Asthma could be a condition resigned to history, as scientists claim to have worked out how they can ‘switch off’ asthma attacks.
Scientists have been looking at proteins that can shut off the cells causing the inflammatory immune response that eventually leads to wheezing, shortness of breath and lung constriction.
Currently in the UK, 5.4 million people are being treated for asthma, and on average three people die every day from complications of the disease, a spokesperson from Asthma UK says: “Asthma is not just an excuse to skip P.E.”
The team, at John Hopkins University, say that patients with asthma have an over presence of one type of immune cell, the M2 macrophage, which is part of a control centre on the immune pathway.
In non-asthmatic people, this M2 is activated temporarily to help clean up inhaled allergens, but once these foreign bodies are broken down, the M2 deactivates again.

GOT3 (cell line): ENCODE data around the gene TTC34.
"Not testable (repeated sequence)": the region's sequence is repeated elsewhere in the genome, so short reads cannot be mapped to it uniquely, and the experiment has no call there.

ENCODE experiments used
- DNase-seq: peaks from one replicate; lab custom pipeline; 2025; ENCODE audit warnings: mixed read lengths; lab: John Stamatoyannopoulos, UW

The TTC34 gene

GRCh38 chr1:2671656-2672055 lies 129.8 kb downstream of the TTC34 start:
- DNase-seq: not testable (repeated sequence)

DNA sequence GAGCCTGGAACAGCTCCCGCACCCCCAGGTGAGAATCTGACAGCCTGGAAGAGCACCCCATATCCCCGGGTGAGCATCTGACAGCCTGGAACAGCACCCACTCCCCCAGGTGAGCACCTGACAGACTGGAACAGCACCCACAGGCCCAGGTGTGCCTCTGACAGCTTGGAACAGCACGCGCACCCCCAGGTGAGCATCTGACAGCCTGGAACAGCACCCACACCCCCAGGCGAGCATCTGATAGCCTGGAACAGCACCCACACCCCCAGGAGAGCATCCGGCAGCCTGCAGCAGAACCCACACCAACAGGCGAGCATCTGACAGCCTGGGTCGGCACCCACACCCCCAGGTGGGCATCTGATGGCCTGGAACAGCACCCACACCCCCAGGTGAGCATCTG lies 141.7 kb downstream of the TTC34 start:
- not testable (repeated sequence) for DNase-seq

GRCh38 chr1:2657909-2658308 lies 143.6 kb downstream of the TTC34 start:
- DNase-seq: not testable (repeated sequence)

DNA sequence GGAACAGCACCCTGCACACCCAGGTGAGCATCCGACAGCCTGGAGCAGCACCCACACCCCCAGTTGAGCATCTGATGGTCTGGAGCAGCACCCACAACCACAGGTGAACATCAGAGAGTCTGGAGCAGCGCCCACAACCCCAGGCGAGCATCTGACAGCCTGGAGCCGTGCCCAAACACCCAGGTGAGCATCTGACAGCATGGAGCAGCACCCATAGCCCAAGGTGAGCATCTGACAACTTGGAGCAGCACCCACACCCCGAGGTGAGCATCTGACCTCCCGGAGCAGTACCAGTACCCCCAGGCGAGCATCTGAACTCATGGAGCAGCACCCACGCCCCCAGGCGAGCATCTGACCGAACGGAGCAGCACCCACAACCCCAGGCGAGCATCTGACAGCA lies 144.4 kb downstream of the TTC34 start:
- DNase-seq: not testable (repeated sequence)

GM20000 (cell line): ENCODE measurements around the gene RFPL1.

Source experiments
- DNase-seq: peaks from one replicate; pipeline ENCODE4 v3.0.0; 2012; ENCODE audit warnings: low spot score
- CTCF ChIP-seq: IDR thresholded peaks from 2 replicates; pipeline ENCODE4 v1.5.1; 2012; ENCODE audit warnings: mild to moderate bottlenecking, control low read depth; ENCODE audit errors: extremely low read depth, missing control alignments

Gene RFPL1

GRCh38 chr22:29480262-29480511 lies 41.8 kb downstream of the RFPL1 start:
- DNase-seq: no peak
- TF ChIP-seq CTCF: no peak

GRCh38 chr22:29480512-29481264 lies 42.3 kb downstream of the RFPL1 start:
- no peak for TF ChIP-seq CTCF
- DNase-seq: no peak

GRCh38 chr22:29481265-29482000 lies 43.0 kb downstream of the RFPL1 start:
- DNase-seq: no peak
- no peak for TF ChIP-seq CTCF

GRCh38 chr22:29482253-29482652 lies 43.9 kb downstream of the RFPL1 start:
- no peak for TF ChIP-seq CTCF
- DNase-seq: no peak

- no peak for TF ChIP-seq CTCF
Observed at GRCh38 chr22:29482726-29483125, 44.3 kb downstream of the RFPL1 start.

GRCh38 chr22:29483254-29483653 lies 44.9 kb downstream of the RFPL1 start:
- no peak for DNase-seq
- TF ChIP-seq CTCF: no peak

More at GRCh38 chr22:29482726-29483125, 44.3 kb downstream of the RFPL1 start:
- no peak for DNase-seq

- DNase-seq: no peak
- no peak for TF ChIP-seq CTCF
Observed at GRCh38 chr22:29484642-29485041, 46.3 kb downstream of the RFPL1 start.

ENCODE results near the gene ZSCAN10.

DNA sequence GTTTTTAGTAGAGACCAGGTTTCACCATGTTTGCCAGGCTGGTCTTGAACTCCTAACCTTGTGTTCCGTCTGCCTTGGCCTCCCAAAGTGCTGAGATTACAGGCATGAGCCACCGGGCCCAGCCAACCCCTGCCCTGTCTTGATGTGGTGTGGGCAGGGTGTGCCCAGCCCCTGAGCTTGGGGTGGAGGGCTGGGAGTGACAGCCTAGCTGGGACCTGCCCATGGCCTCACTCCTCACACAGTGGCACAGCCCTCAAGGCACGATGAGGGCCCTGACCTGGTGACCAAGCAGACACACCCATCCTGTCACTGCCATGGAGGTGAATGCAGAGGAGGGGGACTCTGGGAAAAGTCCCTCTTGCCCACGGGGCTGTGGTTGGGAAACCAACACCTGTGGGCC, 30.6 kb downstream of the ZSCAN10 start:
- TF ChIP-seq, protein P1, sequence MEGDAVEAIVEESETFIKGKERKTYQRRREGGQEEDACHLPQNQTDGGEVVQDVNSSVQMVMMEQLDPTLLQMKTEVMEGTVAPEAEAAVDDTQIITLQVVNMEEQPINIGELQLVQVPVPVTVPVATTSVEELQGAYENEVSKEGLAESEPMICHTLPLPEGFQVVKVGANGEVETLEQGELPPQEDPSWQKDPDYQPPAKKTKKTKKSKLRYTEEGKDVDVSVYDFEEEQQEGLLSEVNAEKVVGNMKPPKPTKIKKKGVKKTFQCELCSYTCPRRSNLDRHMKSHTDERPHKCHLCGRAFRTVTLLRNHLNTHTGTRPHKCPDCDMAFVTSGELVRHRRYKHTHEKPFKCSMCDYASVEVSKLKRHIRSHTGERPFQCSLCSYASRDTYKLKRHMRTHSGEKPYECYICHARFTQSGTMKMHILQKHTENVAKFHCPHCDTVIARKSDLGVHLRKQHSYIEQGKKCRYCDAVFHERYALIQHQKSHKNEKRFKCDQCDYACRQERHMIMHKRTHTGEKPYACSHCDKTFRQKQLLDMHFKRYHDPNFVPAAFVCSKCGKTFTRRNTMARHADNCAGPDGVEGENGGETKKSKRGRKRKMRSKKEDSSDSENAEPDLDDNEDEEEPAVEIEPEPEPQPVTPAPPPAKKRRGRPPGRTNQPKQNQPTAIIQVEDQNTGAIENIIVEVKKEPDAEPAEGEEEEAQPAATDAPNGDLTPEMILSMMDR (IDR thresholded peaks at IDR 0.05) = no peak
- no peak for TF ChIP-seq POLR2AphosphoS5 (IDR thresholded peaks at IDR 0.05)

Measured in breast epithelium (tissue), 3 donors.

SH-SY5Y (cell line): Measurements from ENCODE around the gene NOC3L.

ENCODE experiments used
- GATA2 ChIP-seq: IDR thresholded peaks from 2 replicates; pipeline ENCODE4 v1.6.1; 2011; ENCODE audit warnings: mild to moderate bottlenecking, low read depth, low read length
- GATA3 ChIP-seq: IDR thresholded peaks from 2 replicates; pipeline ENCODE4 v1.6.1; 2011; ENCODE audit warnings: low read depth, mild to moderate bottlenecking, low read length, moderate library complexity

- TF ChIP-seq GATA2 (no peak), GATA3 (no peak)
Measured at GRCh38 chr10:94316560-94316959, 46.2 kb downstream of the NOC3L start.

However in the asthmatic population, the M2 ‘switch’ is continually stuck in the ‘on’ position because other proteins that are meant to counteract the reaction are not controlling it.
This constant ‘on’ state means that the M2 is sending out chemical signals all over the body that calls in cells to cause inflammation, which leads to the symptoms associated with an asthma attack.
Not only is this problematic in the short-term but the secretions from the M2 fundamentally change the lung tissue over a period of time, leading to poorer lung function.
The team believe they have been able to isolate two proteins, GRB10 and p70S6K, which shut off the development of M2 when tested in the lungs of mice.
If clinical trials continue to prove successful, it is hoped in the future that replicas of these two proteins could be administered in an inhalable drug.